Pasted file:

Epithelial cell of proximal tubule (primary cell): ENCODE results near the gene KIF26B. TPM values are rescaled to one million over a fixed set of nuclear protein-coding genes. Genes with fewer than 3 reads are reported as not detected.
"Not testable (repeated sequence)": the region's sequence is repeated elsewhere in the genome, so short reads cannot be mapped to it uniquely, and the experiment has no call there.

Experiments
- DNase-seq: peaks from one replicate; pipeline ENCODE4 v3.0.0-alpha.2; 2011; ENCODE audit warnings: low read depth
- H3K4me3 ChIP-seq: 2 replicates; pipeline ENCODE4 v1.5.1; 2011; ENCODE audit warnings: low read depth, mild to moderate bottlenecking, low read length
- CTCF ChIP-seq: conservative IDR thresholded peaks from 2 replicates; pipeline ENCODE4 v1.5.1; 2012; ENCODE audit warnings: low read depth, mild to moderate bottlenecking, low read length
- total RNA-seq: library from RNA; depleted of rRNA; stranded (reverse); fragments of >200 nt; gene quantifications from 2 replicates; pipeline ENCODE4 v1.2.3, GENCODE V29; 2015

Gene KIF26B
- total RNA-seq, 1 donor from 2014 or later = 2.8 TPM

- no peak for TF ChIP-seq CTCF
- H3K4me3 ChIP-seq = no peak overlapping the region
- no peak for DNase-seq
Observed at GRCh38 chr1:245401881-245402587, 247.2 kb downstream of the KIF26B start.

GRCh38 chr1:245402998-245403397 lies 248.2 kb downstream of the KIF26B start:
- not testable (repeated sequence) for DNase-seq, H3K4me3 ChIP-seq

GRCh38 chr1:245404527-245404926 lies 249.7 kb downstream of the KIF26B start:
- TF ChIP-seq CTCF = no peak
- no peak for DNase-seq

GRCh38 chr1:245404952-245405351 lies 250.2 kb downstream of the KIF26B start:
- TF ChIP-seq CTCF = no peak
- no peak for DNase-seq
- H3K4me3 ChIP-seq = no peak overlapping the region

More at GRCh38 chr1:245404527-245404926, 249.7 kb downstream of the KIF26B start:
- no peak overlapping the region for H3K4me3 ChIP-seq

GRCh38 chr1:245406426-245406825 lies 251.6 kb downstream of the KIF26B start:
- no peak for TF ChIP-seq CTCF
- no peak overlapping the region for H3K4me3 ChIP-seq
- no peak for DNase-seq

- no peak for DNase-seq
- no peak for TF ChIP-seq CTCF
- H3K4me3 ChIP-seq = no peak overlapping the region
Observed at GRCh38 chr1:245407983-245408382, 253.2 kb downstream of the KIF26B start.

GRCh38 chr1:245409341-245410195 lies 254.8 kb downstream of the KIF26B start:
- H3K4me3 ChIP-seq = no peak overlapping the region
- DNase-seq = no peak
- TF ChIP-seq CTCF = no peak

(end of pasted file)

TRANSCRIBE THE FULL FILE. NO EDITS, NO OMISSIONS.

Epithelial cell of proximal tubule (primary cell): ENCODE results near the gene KIF26B. TPM values are rescaled to one million over a fixed set of nuclear protein-coding genes. Genes with fewer than 3 reads are reported as not detected.
"Not testable (repeated sequence)": the region's sequence is repeated elsewhere in the genome, so short reads cannot be mapped to it uniquely, and the experiment has no call there.

Experiments
- DNase-seq: peaks from one replicate; pipeline ENCODE4 v3.0.0-alpha.2; 2011; ENCODE audit warnings: low read depth
- H3K4me3 ChIP-seq: 2 replicates; pipeline ENCODE4 v1.5.1; 2011; ENCODE audit warnings: low read depth, mild to moderate bottlenecking, low read length
- CTCF ChIP-seq: conservative IDR thresholded peaks from 2 replicates; pipeline ENCODE4 v1.5.1; 2012; ENCODE audit warnings: low read depth, mild to moderate bottlenecking, low read length
- total RNA-seq: library from RNA; depleted of rRNA; stranded (reverse); fragments of >200 nt; gene quantifications from 2 replicates; pipeline ENCODE4 v1.2.3, GENCODE V29; 2015

Gene KIF26B
- total RNA-seq, 1 donor from 2014 or later = 2.8 TPM

- no peak for TF ChIP-seq CTCF
- H3K4me3 ChIP-seq = no peak overlapping the region
- no peak for DNase-seq
Observed at GRCh38 chr1:245401881-245402587, 247.2 kb downstream of the KIF26B start.

GRCh38 chr1:245402998-245403397 lies 248.2 kb downstream of the KIF26B start:
- not testable (repeated sequence) for DNase-seq, H3K4me3 ChIP-seq

GRCh38 chr1:245404527-245404926 lies 249.7 kb downstream of the KIF26B start:
- TF ChIP-seq CTCF = no peak
- no peak for DNase-seq

GRCh38 chr1:245404952-245405351 lies 250.2 kb downstream of the KIF26B start:
- TF ChIP-seq CTCF = no peak
- no peak for DNase-seq
- H3K4me3 ChIP-seq = no peak overlapping the region

More at GRCh38 chr1:245404527-245404926, 249.7 kb downstream of the KIF26B start:
- no peak overlapping the region for H3K4me3 ChIP-seq

GRCh38 chr1:245406426-245406825 lies 251.6 kb downstream of the KIF26B start:
- no peak for TF ChIP-seq CTCF
- no peak overlapping the region for H3K4me3 ChIP-seq
- no peak for DNase-seq

- no peak for DNase-seq
- no peak for TF ChIP-seq CTCF
- H3K4me3 ChIP-seq = no peak overlapping the region
Observed at GRCh38 chr1:245407983-245408382, 253.2 kb downstream of the KIF26B start.

GRCh38 chr1:245409341-245410195 lies 254.8 kb downstream of the KIF26B start:
- H3K4me3 ChIP-seq = no peak overlapping the region
- DNase-seq = no peak
- TF ChIP-seq CTCF = no peak